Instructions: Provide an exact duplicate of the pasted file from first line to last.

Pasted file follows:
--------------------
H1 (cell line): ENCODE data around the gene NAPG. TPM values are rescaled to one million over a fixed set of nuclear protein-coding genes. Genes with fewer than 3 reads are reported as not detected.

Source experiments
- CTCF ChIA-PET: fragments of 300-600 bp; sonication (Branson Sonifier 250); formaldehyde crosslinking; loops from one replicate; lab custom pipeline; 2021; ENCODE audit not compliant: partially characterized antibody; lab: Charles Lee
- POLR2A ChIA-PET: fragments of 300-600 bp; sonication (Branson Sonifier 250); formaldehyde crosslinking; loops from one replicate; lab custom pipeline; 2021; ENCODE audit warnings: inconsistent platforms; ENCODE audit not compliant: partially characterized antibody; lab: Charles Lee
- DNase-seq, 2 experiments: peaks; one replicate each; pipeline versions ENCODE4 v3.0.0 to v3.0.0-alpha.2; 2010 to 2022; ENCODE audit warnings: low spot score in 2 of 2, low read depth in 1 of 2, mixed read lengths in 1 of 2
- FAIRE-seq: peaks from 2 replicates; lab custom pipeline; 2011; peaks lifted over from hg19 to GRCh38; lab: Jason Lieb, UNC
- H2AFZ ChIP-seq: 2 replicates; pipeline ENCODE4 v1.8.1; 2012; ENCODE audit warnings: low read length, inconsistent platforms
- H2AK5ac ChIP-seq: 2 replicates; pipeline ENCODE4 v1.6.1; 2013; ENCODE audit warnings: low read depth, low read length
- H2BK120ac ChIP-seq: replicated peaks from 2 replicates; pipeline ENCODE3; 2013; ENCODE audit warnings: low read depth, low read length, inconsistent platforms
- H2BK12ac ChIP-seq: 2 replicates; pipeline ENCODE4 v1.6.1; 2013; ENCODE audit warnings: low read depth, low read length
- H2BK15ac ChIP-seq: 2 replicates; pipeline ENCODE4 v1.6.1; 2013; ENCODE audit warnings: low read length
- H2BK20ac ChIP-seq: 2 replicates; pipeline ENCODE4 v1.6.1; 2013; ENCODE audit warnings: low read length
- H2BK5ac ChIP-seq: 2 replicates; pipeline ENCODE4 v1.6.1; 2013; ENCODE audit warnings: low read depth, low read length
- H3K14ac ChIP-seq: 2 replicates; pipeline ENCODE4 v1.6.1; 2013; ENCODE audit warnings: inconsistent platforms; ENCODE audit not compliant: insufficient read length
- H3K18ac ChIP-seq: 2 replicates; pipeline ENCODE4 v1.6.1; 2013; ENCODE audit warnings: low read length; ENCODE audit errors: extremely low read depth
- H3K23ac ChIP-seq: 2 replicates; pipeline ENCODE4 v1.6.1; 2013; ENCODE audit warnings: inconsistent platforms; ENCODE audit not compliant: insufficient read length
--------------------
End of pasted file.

H1 (cell line): ENCODE data around the gene NAPG. TPM values are rescaled to one million over a fixed set of nuclear protein-coding genes. Genes with fewer than 3 reads are reported as not detected.

Source experiments
- CTCF ChIA-PET: fragments of 300-600 bp; sonication (Branson Sonifier 250); formaldehyde crosslinking; loops from one replicate; lab custom pipeline; 2021; ENCODE audit not compliant: partially characterized antibody; lab: Charles Lee
- POLR2A ChIA-PET: fragments of 300-600 bp; sonication (Branson Sonifier 250); formaldehyde crosslinking; loops from one replicate; lab custom pipeline; 2021; ENCODE audit warnings: inconsistent platforms; ENCODE audit not compliant: partially characterized antibody; lab: Charles Lee
- DNase-seq, 2 experiments: peaks; one replicate each; pipeline versions ENCODE4 v3.0.0 to v3.0.0-alpha.2; 2010 to 2022; ENCODE audit warnings: low spot score in 2 of 2, low read depth in 1 of 2, mixed read lengths in 1 of 2
- FAIRE-seq: peaks from 2 replicates; lab custom pipeline; 2011; peaks lifted over from hg19 to GRCh38; lab: Jason Lieb, UNC
- H2AFZ ChIP-seq: 2 replicates; pipeline ENCODE4 v1.8.1; 2012; ENCODE audit warnings: low read length, inconsistent platforms
- H2AK5ac ChIP-seq: 2 replicates; pipeline ENCODE4 v1.6.1; 2013; ENCODE audit warnings: low read depth, low read length
- H2BK120ac ChIP-seq: replicated peaks from 2 replicates; pipeline ENCODE3; 2013; ENCODE audit warnings: low read depth, low read length, inconsistent platforms
- H2BK12ac ChIP-seq: 2 replicates; pipeline ENCODE4 v1.6.1; 2013; ENCODE audit warnings: low read depth, low read length
- H2BK15ac ChIP-seq: 2 replicates; pipeline ENCODE4 v1.6.1; 2013; ENCODE audit warnings: low read length
- H2BK20ac ChIP-seq: 2 replicates; pipeline ENCODE4 v1.6.1; 2013; ENCODE audit warnings: low read length
- H2BK5ac ChIP-seq: 2 replicates; pipeline ENCODE4 v1.6.1; 2013; ENCODE audit warnings: low read depth, low read length
- H3K14ac ChIP-seq: 2 replicates; pipeline ENCODE4 v1.6.1; 2013; ENCODE audit warnings: inconsistent platforms; ENCODE audit not compliant: insufficient read length
- H3K18ac ChIP-seq: 2 replicates; pipeline ENCODE4 v1.6.1; 2013; ENCODE audit warnings: low read length; ENCODE audit errors: extremely low read depth
- H3K23ac ChIP-seq: 2 replicates; pipeline ENCODE4 v1.6.1; 2013; ENCODE audit warnings: inconsistent platforms; ENCODE audit not compliant: insufficient read length